Director Ge­orge Romero dies at 77

Clas­sic hor­ror film ‘Night of the Liv­ing Dead’ spawned count­less im­i­ta­tions

The Guardian (Charlottetown) - - ENTERTAINMENT -

Ge­orge Romero, whose clas­sic “Night of the Liv­ing Dead” and other hor­ror films turned zom­bie movies into so­cial com­men­taries and who saw his flesh-de­vour­ing un­dead spawn count­less im­i­ta­tors, re­makes and homages, has died. He was 77.

Romero died Sun­day fol­low­ing a bat­tle with lung cancer, said his fam­ily in a state­ment pro­vided by his man­ager Chris Roe. Romero’s fam­ily said he died while lis­ten­ing to the score of “The Quiet Man,” one of his favourite films, with his wife, Suzanne Des­rocher, and daugh­ter, Tina Romero, by this side.

Roe told The Cana­dian Press in an in­ter­view from Los An­ge­les that Romero died in Toronto, where he had lived since 2004.

Romero “was a gen­tle gi­ant, and one of the kind­est, most giv­ing hu­man be­ings I’ve ever had the plea­sure of know­ing,” Roe said Sun­day, not­ing he and the director had been friends for 15 years.

Romero is cred­ited with rein­vent­ing the movie zom­bie with his di­rec­to­rial de­but, the 1968 cult clas­sic, “Night of the Liv­ing Dead.”

The movie set the rules im­i­ta­tors lived by: Zom­bies move slowly, lust for hu­man flesh and can only be killed when shot in the head. If a zom­bie bites a hu­man, the per­son dies and re­turns as a zom­bie.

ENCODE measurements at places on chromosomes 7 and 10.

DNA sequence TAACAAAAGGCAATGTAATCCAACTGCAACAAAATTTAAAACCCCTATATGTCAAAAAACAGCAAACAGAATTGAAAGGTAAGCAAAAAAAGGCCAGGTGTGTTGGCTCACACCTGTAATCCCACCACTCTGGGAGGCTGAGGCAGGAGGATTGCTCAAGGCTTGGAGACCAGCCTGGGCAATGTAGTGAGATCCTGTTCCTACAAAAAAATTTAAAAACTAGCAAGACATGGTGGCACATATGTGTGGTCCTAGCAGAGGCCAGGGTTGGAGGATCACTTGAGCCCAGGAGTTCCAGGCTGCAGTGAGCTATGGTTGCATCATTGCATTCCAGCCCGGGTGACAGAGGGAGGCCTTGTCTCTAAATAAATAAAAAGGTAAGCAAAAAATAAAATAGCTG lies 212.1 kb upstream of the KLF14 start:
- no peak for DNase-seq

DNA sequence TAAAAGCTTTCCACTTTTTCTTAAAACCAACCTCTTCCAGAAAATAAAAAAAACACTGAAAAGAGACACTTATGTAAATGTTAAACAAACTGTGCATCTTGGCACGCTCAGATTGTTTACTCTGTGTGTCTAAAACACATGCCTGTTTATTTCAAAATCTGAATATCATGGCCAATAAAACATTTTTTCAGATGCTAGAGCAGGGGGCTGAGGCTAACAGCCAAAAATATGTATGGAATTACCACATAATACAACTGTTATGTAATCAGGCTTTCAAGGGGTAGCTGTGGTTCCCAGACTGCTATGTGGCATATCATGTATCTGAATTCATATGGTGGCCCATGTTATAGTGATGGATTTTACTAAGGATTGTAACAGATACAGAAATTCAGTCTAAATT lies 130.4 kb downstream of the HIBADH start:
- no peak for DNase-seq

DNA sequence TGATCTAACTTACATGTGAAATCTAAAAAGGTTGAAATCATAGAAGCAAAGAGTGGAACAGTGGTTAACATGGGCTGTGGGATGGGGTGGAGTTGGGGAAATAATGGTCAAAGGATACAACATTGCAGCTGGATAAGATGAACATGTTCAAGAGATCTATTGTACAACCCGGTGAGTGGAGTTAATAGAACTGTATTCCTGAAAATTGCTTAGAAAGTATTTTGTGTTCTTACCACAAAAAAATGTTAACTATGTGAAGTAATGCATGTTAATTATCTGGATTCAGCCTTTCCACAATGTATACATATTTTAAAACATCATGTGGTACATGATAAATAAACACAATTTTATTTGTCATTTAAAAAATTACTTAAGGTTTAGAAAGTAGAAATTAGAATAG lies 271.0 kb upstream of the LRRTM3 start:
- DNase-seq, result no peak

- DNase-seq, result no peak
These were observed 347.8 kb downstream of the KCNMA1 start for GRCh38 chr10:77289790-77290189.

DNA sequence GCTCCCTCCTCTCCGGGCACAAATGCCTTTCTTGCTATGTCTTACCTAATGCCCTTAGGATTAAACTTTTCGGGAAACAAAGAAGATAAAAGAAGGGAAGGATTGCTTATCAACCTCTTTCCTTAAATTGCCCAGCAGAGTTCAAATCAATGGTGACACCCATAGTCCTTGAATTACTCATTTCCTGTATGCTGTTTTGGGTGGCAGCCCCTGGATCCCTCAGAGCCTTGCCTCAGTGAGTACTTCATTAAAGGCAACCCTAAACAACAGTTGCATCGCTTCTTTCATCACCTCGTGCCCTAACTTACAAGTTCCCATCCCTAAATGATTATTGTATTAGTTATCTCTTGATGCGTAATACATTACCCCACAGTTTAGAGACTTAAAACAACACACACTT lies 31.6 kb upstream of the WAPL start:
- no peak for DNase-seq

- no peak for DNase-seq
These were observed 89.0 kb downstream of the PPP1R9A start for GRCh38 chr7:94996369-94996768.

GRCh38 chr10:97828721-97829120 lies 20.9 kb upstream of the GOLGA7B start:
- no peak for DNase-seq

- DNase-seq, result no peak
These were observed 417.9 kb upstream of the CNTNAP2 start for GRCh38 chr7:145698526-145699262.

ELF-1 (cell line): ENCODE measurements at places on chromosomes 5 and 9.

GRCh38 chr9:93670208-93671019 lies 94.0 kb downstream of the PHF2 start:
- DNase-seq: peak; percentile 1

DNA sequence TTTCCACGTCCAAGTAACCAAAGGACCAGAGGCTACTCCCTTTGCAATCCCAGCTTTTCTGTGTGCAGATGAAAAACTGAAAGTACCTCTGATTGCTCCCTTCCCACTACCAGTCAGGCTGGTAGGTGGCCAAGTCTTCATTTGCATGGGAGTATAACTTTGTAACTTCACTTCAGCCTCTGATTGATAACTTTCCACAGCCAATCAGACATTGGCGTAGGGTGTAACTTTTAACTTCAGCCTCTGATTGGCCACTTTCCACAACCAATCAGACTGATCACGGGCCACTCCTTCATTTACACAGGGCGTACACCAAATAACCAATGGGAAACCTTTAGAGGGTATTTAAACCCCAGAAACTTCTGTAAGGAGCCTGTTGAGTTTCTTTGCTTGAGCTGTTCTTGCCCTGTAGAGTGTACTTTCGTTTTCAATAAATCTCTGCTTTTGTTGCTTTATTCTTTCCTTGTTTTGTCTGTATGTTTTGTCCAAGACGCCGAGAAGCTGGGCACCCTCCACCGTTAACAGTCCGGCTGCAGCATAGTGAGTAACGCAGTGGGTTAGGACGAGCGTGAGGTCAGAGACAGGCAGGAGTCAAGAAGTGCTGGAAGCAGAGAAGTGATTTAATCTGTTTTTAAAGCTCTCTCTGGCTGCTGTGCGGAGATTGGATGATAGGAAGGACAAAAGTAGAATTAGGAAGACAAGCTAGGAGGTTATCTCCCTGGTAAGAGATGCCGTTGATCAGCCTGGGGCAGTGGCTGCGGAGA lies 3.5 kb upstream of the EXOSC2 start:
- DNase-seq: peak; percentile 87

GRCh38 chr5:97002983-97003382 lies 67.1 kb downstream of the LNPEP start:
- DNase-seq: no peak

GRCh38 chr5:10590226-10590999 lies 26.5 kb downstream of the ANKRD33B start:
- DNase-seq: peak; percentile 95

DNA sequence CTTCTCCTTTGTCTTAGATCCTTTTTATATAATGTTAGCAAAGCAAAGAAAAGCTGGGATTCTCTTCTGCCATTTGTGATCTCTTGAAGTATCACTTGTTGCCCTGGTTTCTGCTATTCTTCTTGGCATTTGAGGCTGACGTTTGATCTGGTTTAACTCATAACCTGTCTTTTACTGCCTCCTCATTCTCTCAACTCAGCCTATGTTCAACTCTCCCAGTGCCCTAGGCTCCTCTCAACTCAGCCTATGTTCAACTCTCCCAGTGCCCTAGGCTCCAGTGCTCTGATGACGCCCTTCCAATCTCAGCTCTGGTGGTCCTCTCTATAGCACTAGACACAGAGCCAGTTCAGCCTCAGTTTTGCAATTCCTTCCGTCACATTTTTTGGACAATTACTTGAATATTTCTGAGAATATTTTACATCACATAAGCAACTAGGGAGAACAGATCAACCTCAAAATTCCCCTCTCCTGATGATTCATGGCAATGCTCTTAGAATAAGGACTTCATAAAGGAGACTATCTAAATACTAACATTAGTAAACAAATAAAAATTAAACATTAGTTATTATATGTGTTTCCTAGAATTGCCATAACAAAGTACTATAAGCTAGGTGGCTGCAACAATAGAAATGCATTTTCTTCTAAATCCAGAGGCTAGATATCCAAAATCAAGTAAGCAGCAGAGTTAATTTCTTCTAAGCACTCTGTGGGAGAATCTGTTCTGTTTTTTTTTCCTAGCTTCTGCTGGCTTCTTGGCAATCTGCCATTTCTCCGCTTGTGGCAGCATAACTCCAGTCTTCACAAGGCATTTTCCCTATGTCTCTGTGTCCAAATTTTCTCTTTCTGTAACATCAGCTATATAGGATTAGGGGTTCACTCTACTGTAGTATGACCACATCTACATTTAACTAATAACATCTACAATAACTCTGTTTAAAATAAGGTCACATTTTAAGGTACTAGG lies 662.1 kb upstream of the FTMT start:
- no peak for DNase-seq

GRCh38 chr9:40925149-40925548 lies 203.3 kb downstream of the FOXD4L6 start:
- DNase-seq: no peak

“I think it’s very safe to say that ”The Walk­ing Dead“and sim­i­lar fran­chises to that would not ex­ist without Ge­orge Romero,” Roe said.

Romero’s zom­bies, how­ever, were al­ways more than mere can­ni­bals. They were metaphors for con­form­ity, racism, mall cul­ture, mil­i­tarism, class dif­fer­ences and other so­cial ills.

“The zom­bies, they could be any­thing,” Romero told The As­so­ci­ated Press in 2008. “They could be an avalanche, they could be a hur­ri­cane. It’s a dis­as­ter out there. The sto­ries are about how peo­ple fail to re­spond in the proper way. They fail to ad­dress it. They keep try­ing to stick where they are, in­stead of rec­og­niz­ing maybe this is too big for us to try to main­tain. That’s the part of it that I’ve al­ways en­joyed.”

“Night of the Liv­ing Dead,” made for about $100,000, fea­tured flesh-hun­gry ghouls try­ing to feast on hu­mans holed up in a Penn­syl­va­nia house. In 1999, the Li­brary of Congress in­ducted the black-and-white mas­ter­piece into the Na­tional Registry of Films.

Romero’s death was im­me­di­ately felt across a wide spec­trum of hor­ror fans and film­mak­ers. Stephen King, whose “The Dark Half” was adapted by Romero, called him his favourite col­lab­o­ra­tor and said, “There will never be an­other like you.” Guillermo del Toro called the loss “enor­mous.”


In this Mon­day, Jan. 21, 2008, file photo, director and writer Ge­orge Romero poses for a pho­to­graph while talk­ing about his film ‘Diary of the Dead’ at the Sun­dance Film Fes­ti­val in Park City, Utah.

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